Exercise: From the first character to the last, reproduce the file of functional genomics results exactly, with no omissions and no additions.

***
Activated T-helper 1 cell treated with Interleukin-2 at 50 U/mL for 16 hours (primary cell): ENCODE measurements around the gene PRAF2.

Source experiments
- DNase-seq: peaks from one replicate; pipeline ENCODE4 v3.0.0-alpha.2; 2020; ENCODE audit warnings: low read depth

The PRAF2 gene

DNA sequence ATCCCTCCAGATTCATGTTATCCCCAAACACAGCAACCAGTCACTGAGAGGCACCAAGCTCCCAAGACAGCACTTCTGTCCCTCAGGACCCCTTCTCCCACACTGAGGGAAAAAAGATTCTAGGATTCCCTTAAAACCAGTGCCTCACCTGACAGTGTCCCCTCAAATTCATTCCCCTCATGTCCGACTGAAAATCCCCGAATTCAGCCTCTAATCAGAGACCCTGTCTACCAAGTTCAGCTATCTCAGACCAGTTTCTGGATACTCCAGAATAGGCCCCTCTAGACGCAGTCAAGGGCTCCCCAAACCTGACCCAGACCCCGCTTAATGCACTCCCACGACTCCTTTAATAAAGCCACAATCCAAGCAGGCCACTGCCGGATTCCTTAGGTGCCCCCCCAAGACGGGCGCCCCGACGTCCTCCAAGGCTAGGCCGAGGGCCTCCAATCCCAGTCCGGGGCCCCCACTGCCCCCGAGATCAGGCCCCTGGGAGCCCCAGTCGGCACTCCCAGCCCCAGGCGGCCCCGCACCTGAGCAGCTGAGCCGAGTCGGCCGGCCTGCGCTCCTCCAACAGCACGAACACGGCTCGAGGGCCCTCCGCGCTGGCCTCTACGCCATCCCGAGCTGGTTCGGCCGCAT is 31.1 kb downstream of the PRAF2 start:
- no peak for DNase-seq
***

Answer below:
Activated T-helper 1 cell treated with Interleukin-2 at 50 U/mL for 16 hours (primary cell): ENCODE measurements around the gene PRAF2.

Source experiments
- DNase-seq: peaks from one replicate; pipeline ENCODE4 v3.0.0-alpha.2; 2020; ENCODE audit warnings: low read depth

The PRAF2 gene

DNA sequence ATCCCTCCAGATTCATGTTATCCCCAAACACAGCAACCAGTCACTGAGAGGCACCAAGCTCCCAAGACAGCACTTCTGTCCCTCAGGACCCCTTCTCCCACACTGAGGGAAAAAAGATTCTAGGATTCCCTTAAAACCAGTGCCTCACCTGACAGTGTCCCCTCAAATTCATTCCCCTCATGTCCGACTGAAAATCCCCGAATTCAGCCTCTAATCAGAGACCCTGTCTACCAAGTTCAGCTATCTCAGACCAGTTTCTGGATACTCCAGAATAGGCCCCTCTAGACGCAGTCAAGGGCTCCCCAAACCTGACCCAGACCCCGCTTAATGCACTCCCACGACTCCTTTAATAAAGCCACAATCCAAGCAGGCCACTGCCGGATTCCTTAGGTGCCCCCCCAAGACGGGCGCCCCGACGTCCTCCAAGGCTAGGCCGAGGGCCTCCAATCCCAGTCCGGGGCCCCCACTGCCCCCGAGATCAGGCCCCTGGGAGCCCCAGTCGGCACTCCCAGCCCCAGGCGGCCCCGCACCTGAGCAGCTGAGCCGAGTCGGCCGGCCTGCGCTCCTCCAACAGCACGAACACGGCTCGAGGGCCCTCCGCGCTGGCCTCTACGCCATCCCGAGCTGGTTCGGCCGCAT is 31.1 kb downstream of the PRAF2 start:
- no peak for DNase-seq